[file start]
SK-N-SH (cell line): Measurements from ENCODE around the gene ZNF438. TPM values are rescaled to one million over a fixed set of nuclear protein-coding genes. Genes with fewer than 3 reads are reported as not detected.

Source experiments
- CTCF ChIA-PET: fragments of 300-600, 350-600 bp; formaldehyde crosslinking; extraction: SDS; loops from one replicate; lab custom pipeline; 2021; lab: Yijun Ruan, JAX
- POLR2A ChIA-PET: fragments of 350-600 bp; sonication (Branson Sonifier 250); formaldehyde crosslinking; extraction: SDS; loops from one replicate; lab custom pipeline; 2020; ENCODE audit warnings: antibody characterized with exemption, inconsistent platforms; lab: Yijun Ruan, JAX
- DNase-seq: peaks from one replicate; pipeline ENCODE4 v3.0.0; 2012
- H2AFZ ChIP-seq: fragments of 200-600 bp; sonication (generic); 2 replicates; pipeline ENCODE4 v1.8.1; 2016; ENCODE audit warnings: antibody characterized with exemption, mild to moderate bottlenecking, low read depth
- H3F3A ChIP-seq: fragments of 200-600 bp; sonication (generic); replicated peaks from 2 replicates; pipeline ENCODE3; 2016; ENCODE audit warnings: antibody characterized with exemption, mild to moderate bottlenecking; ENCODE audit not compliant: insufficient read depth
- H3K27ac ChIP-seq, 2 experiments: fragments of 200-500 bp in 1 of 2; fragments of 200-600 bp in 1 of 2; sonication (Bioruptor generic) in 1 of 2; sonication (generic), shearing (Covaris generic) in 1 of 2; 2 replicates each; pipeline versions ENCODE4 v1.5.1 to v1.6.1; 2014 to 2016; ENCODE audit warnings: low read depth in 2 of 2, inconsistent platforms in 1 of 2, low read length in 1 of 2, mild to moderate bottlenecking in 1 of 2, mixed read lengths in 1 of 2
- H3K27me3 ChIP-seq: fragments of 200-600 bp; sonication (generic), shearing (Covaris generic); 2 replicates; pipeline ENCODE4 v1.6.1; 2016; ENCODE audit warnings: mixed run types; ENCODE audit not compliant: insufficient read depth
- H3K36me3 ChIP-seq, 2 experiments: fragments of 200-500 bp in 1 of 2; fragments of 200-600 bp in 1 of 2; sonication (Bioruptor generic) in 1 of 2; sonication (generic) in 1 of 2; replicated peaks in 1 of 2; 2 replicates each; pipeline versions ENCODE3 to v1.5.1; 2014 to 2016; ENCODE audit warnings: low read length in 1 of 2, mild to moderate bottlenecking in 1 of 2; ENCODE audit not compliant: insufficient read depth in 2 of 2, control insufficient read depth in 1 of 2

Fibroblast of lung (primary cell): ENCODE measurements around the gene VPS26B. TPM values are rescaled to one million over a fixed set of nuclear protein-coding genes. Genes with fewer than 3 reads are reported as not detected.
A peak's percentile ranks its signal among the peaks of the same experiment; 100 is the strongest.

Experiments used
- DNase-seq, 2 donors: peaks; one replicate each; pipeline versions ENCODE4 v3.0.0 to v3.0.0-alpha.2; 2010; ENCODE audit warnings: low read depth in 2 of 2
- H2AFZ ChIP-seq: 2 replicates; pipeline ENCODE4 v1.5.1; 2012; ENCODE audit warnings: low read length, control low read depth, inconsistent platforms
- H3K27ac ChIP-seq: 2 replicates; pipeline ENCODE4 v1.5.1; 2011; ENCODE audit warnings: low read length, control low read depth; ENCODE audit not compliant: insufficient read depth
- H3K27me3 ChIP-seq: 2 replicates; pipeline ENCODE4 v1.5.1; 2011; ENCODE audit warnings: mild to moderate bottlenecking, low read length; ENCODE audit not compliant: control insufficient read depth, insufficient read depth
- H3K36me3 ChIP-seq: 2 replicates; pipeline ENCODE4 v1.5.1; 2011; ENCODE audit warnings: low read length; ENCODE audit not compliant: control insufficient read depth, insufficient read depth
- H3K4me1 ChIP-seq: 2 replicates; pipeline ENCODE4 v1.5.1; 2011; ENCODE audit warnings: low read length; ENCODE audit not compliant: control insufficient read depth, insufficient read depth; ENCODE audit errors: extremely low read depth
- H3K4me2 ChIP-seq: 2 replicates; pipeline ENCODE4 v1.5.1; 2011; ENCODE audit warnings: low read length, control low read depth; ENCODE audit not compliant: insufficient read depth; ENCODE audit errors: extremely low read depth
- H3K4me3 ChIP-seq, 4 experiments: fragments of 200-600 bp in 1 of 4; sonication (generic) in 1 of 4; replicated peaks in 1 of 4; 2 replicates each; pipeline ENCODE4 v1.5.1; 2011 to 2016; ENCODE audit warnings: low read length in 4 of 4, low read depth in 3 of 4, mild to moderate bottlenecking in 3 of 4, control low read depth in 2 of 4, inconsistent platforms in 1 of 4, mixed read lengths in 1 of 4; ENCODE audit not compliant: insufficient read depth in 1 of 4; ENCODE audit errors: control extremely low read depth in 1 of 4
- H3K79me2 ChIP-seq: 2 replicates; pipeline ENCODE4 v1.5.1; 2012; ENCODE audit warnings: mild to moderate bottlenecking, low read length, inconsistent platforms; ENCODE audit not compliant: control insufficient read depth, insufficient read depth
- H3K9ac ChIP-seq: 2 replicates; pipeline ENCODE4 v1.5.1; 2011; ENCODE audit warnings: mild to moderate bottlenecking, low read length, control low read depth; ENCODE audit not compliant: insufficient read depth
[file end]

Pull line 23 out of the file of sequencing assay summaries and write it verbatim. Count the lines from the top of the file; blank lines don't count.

- H3K9ac ChIP-seq: 2 replicates; pipeline ENCODE4 v1.5.1; 2011; ENCODE audit warnings: mild to moderate bottlenecking, low read length, control low read depth; ENCODE audit not compliant: insufficient read depth